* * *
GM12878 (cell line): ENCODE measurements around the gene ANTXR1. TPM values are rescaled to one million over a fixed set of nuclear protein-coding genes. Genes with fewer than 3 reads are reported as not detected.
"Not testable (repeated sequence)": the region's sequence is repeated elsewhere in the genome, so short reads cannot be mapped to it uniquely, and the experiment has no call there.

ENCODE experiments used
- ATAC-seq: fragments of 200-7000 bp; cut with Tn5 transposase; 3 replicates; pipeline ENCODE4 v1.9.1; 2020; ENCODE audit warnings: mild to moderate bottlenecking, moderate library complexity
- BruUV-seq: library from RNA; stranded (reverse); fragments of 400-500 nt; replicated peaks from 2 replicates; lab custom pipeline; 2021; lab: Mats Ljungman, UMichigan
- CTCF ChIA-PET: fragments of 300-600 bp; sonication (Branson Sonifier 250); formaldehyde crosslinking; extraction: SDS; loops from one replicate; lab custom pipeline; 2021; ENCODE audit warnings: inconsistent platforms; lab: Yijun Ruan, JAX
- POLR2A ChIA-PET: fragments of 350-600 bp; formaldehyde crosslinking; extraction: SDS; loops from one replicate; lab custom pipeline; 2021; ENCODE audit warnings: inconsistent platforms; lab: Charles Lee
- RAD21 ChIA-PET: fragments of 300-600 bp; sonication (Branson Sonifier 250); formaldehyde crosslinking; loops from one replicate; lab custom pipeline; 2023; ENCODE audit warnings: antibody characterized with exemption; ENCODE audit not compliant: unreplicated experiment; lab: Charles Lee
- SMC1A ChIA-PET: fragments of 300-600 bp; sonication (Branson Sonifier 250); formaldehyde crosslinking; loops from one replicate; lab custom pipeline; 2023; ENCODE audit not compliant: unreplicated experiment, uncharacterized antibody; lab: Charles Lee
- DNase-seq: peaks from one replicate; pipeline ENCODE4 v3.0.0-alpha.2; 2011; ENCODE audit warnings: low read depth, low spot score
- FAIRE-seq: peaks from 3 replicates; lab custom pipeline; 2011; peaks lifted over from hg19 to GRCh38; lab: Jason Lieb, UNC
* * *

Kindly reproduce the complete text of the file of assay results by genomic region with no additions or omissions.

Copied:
GM12878 (cell line): ENCODE measurements around the gene ANTXR1. TPM values are rescaled to one million over a fixed set of nuclear protein-coding genes. Genes with fewer than 3 reads are reported as not detected.
"Not testable (repeated sequence)": the region's sequence is repeated elsewhere in the genome, so short reads cannot be mapped to it uniquely, and the experiment has no call there.

ENCODE experiments used
- ATAC-seq: fragments of 200-7000 bp; cut with Tn5 transposase; 3 replicates; pipeline ENCODE4 v1.9.1; 2020; ENCODE audit warnings: mild to moderate bottlenecking, moderate library complexity
- BruUV-seq: library from RNA; stranded (reverse); fragments of 400-500 nt; replicated peaks from 2 replicates; lab custom pipeline; 2021; lab: Mats Ljungman, UMichigan
- CTCF ChIA-PET: fragments of 300-600 bp; sonication (Branson Sonifier 250); formaldehyde crosslinking; extraction: SDS; loops from one replicate; lab custom pipeline; 2021; ENCODE audit warnings: inconsistent platforms; lab: Yijun Ruan, JAX
- POLR2A ChIA-PET: fragments of 350-600 bp; formaldehyde crosslinking; extraction: SDS; loops from one replicate; lab custom pipeline; 2021; ENCODE audit warnings: inconsistent platforms; lab: Charles Lee
- RAD21 ChIA-PET: fragments of 300-600 bp; sonication (Branson Sonifier 250); formaldehyde crosslinking; loops from one replicate; lab custom pipeline; 2023; ENCODE audit warnings: antibody characterized with exemption; ENCODE audit not compliant: unreplicated experiment; lab: Charles Lee
- SMC1A ChIA-PET: fragments of 300-600 bp; sonication (Branson Sonifier 250); formaldehyde crosslinking; loops from one replicate; lab custom pipeline; 2023; ENCODE audit not compliant: unreplicated experiment, uncharacterized antibody; lab: Charles Lee
- DNase-seq: peaks from one replicate; pipeline ENCODE4 v3.0.0-alpha.2; 2011; ENCODE audit warnings: low read depth, low spot score
- FAIRE-seq: peaks from 3 replicates; lab custom pipeline; 2011; peaks lifted over from hg19 to GRCh38; lab: Jason Lieb, UNC